Felix is a programming language with a fully featured purely functional subsystem embedded in a a traditional Algol-like imperative programming system. The system features garbage collection, static typing, parametric polymorphism, overloading, regular expression matching, and a lot more. A scripting harness is used to invoke source files, but fully compiled binary shared libraries are generated, yielding both rapid prototyping and high performance. Seamless binding of C/C++ code makes interfacing existing libraries easy. Control inversion provides language-level cooperative multi-tasking.
Bokken is a GUI for the Pyew and Radare2 projects. It provides an interface to almost all the features of Pyew, and many in radare2. It's intended to be a multi-architecture disassembler and binary analysis tool, and maybe some day an alternative for commercial alternatives as IDA Pro. Currently, Bokken is neither a hexadecimal editor nor a full featured disassembler, so it should not be used for deep code analysis or for modifying files.
EZDM (ezdungeonmaster) is a simple set of tools for dungeon managers, targeting AD&D 2nd edition rules. It's not an RPG game, but some helper tools for people DM-ing real games, and is designed not to get in the way of roleplay and storytelling, but simply help do the math during encounters and leveling. Dice rolling can be done by the computer, or the tools can be set for manual dice, in which case you simply enter the results of the roll. All game data, charts, and character sheets are stored in JSON format. The EZDM kit defaults to using a simple dialog-based GUI which requires easygui, but a console interface is also available.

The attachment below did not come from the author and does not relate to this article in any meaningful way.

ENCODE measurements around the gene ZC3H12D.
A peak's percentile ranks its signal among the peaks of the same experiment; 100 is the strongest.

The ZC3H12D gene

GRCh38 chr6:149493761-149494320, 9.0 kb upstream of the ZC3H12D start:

The Assimilation Monitoring Project is a highly scalable discovery-driven monitoring system. It integrates continuous discovery of servers, services, service dependencies, switch connections, and lots of other things into the monitoring process. The discovery is "stealthy" and will never set off any network security alarms. Adding servers doesn't measurably increase monitoring load, and the system is expected to easily scale into the 100K server range. The discovery work is distributed among all the nanoprobes (agents), which run scripts that spit out JSON. The central system (CMA) stores these strings and runs optional plugins to create graph nodes.